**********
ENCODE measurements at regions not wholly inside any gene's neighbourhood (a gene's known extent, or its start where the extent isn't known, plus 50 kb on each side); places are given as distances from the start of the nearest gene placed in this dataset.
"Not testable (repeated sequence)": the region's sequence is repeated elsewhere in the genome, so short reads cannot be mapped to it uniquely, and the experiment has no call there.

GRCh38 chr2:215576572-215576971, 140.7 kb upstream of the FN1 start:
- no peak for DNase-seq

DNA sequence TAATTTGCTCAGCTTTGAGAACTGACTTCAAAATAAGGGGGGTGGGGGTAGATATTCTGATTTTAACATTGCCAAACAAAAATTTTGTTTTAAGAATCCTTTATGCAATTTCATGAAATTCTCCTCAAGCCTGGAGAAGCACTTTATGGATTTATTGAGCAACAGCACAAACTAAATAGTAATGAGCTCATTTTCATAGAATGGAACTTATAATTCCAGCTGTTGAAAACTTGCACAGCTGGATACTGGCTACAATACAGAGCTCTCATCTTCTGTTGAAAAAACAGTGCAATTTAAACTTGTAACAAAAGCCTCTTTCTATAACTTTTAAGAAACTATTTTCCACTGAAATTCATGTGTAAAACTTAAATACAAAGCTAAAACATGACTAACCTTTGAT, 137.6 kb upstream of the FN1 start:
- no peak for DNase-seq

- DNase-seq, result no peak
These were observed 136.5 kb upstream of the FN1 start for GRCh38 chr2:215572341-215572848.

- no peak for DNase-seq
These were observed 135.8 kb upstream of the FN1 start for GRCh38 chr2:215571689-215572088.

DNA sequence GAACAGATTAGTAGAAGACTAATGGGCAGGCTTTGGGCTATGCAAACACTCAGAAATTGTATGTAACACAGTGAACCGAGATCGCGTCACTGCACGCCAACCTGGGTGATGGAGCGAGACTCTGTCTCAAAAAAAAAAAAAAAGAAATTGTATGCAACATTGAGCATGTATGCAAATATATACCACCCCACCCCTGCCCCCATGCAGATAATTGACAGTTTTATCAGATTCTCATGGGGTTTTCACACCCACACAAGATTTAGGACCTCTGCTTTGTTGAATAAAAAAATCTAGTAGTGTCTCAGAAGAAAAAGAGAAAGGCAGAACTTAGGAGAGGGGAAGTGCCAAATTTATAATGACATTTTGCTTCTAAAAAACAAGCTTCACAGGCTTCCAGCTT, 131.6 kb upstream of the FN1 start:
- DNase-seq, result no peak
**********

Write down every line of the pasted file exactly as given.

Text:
ENCODE measurements at regions not wholly inside any gene's neighbourhood (a gene's known extent, or its start where the extent isn't known, plus 50 kb on each side); places are given as distances from the start of the nearest gene placed in this dataset.
"Not testable (repeated sequence)": the region's sequence is repeated elsewhere in the genome, so short reads cannot be mapped to it uniquely, and the experiment has no call there.

GRCh38 chr2:215576572-215576971, 140.7 kb upstream of the FN1 start:
- no peak for DNase-seq

DNA sequence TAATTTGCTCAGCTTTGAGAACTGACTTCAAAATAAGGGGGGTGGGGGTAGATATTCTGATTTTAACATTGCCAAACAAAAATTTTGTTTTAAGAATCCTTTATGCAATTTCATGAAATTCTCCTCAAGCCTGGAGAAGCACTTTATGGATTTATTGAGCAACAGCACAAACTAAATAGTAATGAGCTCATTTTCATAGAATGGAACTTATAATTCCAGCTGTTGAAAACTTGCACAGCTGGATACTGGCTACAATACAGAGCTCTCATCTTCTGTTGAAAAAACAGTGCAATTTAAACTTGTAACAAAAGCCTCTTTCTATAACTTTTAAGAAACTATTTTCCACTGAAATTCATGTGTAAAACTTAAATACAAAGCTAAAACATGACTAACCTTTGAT, 137.6 kb upstream of the FN1 start:
- no peak for DNase-seq

- DNase-seq, result no peak
These were observed 136.5 kb upstream of the FN1 start for GRCh38 chr2:215572341-215572848.

- no peak for DNase-seq
These were observed 135.8 kb upstream of the FN1 start for GRCh38 chr2:215571689-215572088.

DNA sequence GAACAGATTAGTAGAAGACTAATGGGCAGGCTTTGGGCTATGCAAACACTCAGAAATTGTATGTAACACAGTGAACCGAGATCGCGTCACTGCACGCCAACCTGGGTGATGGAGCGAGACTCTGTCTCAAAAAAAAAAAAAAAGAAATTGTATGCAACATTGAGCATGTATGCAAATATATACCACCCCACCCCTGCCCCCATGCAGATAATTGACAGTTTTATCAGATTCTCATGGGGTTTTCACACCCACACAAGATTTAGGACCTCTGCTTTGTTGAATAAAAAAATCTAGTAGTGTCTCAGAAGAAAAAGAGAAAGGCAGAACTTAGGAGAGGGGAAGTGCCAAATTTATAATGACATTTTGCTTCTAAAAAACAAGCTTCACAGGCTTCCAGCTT, 131.6 kb upstream of the FN1 start:
- DNase-seq, result no peak